1 Understand their interests: The press is not in the public relations business. Your interests are not theirs. What your property chain feels is exciting may be too self-serving, too commercial in the eyes to the paper's editorial staff. Papers are interested in circulation and advertising linage. They build circulation by providing news and features of interest to their readers. Ergo, to obtain publicity space in print media or time on broadcast media, your material must appeal to their readers, listeners and viewers. In short, be able to recognize good news or feature story.

2. Know how to transmit your material: The publicity business is no place for amateurs. Editors are besieged with material from all corners of the globe and have tremendous demands upon their time. Anyone who has ever visited the city room of daily newspapers can attest to the fact that it is indeed a busy place. The bane of their existence is the sheer volume of written material, the quality or lack of it, and the massive lack of comprehension evident by those so- called publicity people who haven't yet learned the difference between news and features. By all means, direct hard news to the city desk, send features to the appropriate editor; i.e., entertainment, restaurant, fashion, business, sports real estate, etc.

3. Prepare your story properly: The receptiveness on the part of editors results from their recognition that they do not have sufficient staff to cover their market thoroughly. They need professional P.R. people to supplement their own reporters and photographers. The key word is "professional." In broad strokes, your material should be well thought out and written in news style. Study the publication's editorial style follow it.

4. Understand their problem: To all news people, problems can be translated to read "deadlines." If you're servicing national magazines with a story that has an element of timeliness, and the time is now, don't waste with time the many feature magazines. Most of these require deadlines 90-120 days in advance of publication. Only news publications, like Time and Newsweek, need be covered. In your city, you should know that most morning papers are on the streets the night before (usually 6 p.m.) and their copy deadlines are early afternoon (usually 2 p.m) Afternoon papers lock up features by midnight and news by 2 or 3a.m. to be on the streets by 9.a.m. Best chance to capture both A.M‘s and P.M's at a press conference would be to schedule your meeting in time to be finished by 11:30 am or 12 noon. These types of scheduling permits the P.M.'s to be on the street with your story in their last editions on the same day as your conference. A.M.`s have no problem.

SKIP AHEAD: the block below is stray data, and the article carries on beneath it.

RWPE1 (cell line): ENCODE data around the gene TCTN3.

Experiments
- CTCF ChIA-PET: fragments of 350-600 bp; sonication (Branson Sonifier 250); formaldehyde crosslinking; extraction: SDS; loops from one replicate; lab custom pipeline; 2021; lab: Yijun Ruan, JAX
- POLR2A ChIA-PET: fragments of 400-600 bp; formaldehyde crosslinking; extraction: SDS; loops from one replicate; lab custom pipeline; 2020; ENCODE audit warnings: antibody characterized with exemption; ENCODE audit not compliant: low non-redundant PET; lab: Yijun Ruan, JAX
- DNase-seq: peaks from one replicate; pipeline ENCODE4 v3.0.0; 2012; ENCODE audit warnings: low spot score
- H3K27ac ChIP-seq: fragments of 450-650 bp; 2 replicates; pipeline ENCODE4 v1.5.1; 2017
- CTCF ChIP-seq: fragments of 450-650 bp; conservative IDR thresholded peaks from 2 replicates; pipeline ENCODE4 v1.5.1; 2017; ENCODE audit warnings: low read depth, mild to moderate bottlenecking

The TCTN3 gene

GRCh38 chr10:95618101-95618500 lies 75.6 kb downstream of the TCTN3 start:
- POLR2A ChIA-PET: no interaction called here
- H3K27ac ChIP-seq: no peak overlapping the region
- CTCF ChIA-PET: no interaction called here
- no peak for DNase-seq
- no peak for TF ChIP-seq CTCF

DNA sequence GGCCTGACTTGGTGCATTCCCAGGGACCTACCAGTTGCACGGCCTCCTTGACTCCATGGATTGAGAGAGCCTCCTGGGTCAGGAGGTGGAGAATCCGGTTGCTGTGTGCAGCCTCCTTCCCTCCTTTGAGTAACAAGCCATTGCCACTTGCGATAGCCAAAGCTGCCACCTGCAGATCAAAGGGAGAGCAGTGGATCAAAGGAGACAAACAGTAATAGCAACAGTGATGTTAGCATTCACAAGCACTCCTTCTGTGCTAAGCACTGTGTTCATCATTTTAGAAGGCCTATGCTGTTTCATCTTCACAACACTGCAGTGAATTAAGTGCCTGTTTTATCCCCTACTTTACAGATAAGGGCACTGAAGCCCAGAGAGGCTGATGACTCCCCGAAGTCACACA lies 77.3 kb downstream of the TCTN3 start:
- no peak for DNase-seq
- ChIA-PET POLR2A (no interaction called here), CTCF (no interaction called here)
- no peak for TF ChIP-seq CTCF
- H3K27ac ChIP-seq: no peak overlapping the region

5. Don't duplicate: Sure you want to hit all stations and papers. If it's news, you are entitled to transmit simultaneously to all media. If it's a feature, place it exclusively with one. If there are strong variations on the same material, and you've explored the extent to which one paper or station will cover, assuring yourself of fresh aspect of the story or a completely different angle, then go ahead with the dual placement. Always place column items exclusively. If the same note appears simultaneously through your efforts, you have committed editorial suicide.

6. Respond quickly to queries: When a news publication calls with a question, break your back to get the answer fast. Your editor will appreciate a prompt reaction and will be encouraged to contract your company again. All of which means increased positive exposure.

7. Be honest: You build credibility by providing candid straight-forward and inherently-honest material. Be as thorough as possible in your initial communication while still protecting private and privileged information if you' re announcing a new property, you are obligated to provide facts detailing location, size construction starting date, principals' names, architects, projected length of construction. You are not obligated to provide costs.

8. At all costs, avoid "No Comment": Counsel your management to avoid this phrase even when demanded by legal counsel. Do your best, even with attorneys, to find an alternative response. P.R. directors should maintain their integrity and fight the "No Comment.'

9. Be brief and accurate: Avoid adjectives and exaggerations. News space and time is at a premium, don't waste it with superfluous information not cogent to your basic story. Check your copy carefully to assure correct name spelling (corporate and individual), addresses, monetary figures square footage, staff size etc. Editorial stories should be bereft of phrases like, greatest, most tremendous, spectacular," etc. Leave that for the advertising copywriters to paraphrase Sgt. Friday, "just the facts."

10. Be creative: A good newsman will love a clever, creative new concept. He'll even admire a well- thought-out publicity stunt. By all means search constantly for a fresh approach.

11. Don't try to fool the press: Level with your editorial contacts. Even with a potentially negative story, you'll stand a better chance of gaining media understanding, if the press doesn't feel that you tried to fool them.